is an (∞,1)-pullback diagram. These $\esh$-closed morphisms form the right half of an orthogonal factorization system, the left half being the morphisms that are sent to equivalences in $\mathbf{H}$.
Let $(\Pi\dashv \Disc\dashv \Gamma):H\to\infty\Grpd$ be an infinity-connected (infinity,1)-topos, let $\esh:=\Disc \Pi$ be the geometric path functor / geometric homotopy functor, let $f:X\to Y$ be a $H$-morphism, let $c_{\esh} f$ denote the ∞-pullback
$c_{\esh} f$ is called $\esh$-closure of $f$.
$f$ is called $\esh$-closed if $X\simeq c_{\esh}f$.
If a morphism $f:X\to Y$ factors into $f=g\circ h$ and $h$ is a $\esh$-equivalence then $g$ is $\esh$-closed; this is seen by using that $\esh$ is idempotent.
$\Pi$-closed morphisms are a right class of an orthogonal factorization system (in an (∞,1)-category) and hence, as discussed there, are closed under limits, composition, retracts and satisfy the left cancellation property.
(shape-modal maps as open maps)
A consequence of the previous property is that the class of $\esh$-closed morphisms gives rise to an admissible structure in the sense of structured spaces on an (∞,1)-connected (∞,1)-topos, hence they serve as a class of a kind of open maps.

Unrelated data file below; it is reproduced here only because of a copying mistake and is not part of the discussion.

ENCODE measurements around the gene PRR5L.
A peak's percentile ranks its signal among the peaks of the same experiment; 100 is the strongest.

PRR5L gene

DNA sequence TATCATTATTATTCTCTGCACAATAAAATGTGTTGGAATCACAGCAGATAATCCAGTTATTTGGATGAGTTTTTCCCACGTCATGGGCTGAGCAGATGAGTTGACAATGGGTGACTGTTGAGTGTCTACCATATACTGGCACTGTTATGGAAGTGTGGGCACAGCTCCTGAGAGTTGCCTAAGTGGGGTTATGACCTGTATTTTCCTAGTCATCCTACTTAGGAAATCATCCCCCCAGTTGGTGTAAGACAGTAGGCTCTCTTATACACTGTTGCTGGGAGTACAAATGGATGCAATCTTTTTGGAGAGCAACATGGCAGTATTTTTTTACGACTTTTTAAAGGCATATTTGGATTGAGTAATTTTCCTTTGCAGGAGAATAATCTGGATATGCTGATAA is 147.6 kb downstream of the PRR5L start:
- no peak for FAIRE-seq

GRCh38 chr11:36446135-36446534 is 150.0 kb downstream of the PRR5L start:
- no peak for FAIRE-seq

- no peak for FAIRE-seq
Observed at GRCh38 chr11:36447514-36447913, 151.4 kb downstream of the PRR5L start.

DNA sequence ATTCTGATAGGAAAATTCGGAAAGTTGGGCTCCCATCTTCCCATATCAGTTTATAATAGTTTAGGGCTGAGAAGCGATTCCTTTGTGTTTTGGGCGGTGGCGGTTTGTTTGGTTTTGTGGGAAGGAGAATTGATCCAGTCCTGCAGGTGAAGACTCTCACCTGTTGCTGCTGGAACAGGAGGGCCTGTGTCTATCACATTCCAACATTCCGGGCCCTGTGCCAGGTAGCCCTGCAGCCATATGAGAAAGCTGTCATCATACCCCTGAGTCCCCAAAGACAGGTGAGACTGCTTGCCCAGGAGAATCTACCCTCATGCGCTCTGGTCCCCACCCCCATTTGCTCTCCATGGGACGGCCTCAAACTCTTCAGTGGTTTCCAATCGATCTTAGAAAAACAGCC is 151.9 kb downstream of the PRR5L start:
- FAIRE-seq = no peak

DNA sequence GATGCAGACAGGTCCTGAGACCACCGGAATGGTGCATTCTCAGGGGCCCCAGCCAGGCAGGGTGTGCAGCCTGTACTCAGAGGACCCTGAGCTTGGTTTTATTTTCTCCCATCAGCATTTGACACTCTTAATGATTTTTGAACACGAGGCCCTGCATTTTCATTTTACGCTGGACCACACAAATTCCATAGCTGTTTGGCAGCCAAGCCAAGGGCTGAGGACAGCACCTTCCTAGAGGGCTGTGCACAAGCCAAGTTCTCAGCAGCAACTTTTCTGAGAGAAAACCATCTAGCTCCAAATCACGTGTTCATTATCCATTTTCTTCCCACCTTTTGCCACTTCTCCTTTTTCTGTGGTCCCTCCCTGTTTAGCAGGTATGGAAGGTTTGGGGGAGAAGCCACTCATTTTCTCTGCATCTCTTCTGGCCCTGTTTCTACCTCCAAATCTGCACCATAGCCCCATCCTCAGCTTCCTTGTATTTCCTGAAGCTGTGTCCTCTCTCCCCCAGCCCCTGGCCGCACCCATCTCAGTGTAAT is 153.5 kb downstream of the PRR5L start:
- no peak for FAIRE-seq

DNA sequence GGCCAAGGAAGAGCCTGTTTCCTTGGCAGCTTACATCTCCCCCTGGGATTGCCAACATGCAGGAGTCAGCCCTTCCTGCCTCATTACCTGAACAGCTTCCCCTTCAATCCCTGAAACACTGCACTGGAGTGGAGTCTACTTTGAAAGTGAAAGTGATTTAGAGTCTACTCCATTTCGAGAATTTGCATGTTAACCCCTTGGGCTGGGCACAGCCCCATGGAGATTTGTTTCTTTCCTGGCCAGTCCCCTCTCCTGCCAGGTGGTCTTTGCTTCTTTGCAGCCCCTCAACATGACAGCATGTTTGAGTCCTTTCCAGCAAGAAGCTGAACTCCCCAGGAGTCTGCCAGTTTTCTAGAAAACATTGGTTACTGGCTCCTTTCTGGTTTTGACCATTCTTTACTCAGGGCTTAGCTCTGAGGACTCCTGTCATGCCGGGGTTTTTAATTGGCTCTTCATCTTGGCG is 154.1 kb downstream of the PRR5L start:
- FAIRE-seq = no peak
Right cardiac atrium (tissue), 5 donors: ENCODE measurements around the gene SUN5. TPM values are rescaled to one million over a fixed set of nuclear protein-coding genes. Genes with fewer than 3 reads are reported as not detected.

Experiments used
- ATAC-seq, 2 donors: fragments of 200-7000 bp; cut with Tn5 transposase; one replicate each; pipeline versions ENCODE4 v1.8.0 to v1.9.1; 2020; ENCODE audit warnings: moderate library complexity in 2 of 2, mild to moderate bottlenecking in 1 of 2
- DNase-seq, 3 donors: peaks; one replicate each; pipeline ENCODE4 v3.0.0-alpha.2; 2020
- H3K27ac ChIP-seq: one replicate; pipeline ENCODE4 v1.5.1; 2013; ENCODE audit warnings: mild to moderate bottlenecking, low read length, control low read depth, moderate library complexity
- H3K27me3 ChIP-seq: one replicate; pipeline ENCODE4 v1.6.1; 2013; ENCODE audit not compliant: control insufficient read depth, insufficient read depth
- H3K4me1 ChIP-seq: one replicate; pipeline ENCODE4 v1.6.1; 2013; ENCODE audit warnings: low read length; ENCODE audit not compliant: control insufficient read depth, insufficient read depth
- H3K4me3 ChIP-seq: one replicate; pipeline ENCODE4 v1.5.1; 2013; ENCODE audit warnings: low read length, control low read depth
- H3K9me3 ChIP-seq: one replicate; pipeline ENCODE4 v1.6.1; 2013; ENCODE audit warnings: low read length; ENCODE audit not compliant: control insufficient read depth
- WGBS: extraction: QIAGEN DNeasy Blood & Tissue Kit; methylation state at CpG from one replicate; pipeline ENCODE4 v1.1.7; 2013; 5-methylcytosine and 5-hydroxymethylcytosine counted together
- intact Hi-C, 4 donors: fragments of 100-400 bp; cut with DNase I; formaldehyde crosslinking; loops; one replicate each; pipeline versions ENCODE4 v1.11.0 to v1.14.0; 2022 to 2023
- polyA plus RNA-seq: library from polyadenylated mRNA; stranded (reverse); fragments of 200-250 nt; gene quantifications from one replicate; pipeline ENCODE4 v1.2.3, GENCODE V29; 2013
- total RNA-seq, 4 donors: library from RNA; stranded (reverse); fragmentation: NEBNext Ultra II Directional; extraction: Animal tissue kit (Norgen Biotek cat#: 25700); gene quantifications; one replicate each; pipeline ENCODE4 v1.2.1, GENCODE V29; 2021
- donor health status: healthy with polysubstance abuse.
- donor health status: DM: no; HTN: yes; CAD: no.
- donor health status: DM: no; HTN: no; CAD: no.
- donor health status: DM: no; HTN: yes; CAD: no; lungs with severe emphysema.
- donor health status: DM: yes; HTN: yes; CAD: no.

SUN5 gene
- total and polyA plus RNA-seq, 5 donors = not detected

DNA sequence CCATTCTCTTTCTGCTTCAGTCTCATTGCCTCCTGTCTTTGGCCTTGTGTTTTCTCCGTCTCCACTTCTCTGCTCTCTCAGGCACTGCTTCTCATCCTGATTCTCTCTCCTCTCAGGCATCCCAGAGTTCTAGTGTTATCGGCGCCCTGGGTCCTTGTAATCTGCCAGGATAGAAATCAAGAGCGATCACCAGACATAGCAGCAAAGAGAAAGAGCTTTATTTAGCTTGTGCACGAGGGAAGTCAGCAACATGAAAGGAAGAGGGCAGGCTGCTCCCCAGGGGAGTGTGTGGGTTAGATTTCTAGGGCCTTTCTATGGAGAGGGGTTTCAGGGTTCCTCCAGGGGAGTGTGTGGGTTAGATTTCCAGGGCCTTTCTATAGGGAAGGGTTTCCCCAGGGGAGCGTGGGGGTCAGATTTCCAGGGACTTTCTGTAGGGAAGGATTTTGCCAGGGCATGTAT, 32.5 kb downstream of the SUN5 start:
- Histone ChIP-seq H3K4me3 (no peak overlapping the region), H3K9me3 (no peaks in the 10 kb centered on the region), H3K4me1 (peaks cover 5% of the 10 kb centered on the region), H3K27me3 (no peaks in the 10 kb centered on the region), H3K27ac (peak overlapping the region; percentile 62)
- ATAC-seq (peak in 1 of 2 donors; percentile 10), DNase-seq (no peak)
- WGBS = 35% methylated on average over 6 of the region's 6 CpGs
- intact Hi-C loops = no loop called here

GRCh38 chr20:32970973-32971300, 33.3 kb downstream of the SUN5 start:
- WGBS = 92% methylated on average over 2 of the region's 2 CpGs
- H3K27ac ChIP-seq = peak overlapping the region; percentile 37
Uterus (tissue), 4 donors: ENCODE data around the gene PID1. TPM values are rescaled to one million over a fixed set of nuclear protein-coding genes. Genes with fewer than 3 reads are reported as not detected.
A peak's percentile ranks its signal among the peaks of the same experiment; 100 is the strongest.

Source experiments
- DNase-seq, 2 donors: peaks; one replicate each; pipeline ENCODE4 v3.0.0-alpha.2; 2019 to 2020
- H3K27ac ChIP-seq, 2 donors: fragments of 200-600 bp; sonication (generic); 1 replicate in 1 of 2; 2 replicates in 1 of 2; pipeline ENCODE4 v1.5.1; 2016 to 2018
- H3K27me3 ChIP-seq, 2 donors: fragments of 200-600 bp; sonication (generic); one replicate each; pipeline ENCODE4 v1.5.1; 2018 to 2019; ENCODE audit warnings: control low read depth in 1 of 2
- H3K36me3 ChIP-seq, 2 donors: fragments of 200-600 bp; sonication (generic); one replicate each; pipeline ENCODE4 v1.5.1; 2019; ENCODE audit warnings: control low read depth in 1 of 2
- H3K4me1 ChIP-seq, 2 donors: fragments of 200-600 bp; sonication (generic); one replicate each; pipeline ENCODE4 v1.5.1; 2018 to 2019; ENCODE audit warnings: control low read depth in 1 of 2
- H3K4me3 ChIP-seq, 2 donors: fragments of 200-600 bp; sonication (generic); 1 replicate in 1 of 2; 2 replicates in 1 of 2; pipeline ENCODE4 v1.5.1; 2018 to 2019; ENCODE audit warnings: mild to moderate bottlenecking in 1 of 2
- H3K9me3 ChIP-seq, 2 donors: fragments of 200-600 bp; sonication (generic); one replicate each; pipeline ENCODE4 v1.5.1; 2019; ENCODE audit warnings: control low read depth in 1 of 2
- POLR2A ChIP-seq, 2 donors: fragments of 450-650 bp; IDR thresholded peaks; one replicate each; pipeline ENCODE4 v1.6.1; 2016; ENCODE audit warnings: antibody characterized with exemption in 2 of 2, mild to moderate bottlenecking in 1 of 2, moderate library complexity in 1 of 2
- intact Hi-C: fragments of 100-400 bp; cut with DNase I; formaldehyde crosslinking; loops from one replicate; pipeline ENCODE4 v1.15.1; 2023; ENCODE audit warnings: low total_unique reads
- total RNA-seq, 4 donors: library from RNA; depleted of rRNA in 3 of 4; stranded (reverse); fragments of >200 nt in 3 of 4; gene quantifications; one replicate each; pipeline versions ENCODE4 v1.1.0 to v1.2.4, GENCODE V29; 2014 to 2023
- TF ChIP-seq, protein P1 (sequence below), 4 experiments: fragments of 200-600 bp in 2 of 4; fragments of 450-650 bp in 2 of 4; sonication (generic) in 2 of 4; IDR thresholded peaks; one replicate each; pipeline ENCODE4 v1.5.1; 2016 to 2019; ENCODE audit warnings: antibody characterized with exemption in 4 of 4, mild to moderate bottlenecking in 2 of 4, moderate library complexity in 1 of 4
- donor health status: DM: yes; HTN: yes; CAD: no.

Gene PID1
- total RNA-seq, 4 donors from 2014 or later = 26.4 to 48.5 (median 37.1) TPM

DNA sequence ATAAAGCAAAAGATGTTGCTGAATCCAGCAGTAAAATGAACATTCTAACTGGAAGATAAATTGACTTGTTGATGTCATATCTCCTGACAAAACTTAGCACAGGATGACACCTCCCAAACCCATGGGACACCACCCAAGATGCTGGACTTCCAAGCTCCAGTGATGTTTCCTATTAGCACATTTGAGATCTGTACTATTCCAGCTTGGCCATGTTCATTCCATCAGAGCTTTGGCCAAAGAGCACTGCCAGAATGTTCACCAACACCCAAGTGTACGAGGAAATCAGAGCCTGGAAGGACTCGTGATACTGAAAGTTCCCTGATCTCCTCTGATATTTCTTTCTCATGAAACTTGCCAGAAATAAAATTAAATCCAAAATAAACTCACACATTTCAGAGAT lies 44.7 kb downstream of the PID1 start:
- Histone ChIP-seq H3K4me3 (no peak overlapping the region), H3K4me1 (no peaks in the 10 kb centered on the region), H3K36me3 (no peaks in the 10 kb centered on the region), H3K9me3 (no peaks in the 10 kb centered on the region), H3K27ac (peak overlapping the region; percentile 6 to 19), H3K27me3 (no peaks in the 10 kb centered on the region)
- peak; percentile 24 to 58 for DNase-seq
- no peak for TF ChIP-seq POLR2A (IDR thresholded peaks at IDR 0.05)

See at shape via cohesive path ∞-groupoid.
In a cohesive (∞,1)-topos $\mathbf{H}$ with an ∞-cohesive site of definition, the fundamental ∞-groupoid-functor $\esh$ satisfies the above assumptions (this is the example gives this entry its name). The $\esh$-closed morphisms into some $X \in \mathbf{H}$ are canonically identified with the locally constant ∞-stacks over $X$. The correspondence is effectively what is called categorical Galois theory.
Let $H$ be a cohesive (∞,1)-topos possessing a ∞-cohesive site of definition. Then for $X\in H$ the locally constant ∞-stacks $E\in \L\Const(X)$, regarded as ∞-bundle morphisms $p:E\to X$ are precisely the $\esh$-closed morphisms into $X$
If a differential cohesive (∞,1)-topos $\mathbf{H}_{th}$, the de Rham space functor $\Im$ satisfies the above assumptions. The $\Im$-closed morphisms are precisely the formally étale morphisms.
(shape modality $\dashv$ flat modality $\dashv$ sharp modality)
$(\esh \dashv \flat \dashv \sharp )$
dR-shape modality$\dashv$ dR-flat modality
$\esh_{dR} \dashv \flat_{dR}$
(reduction modality $\dashv$ infinitesimal shape modality $\dashv$ infinitesimal flat modality)
$(\Re \dashv \Im \dashv \&)$
fermionic modality$\dashv$ bosonic modality $\dashv$ rheonomy modality
$(\rightrightarrows \dashv \rightsquigarrow \dashv Rh)$
Original discussion:
Urs Schreiber, Zoran Škoda: §7.4.2 of: Categorified symmetries [arXiv:1004.2472]
Urs Schreiber, Sec. 3.4.5 in: differential cohomology in a cohesive topos (arXiv:1310.7930)
Mike Shulman, Sec. 9.7 in: Brouwer’s fixed-point theorem in real-cohesive homotopy type theory, Mathematical Structures in Computer Science Vol 28 (6) (2018): 856-941 (arXiv:1509.07584, doi:10.1017/S0960129517000147)
For the case of Smooth∞Grpd:
On shape via cohesive path ∞-groupoids:
Dmitri Pavlov, Structured Brown representability via concordance, 2014 (pdf, pdf)
Daniel Berwick-Evans, Pedro Boavida de Brito, Dmitri Pavlov, Classifying spaces of infinity-sheaves (arXiv:1912.10544)
Discussion for orbifolds, étale groupoids and, generally, étale ∞-groupoids:
Last revised on November 4, 2023 at 08:44:01. See the history of this page for a list of all contributions to it.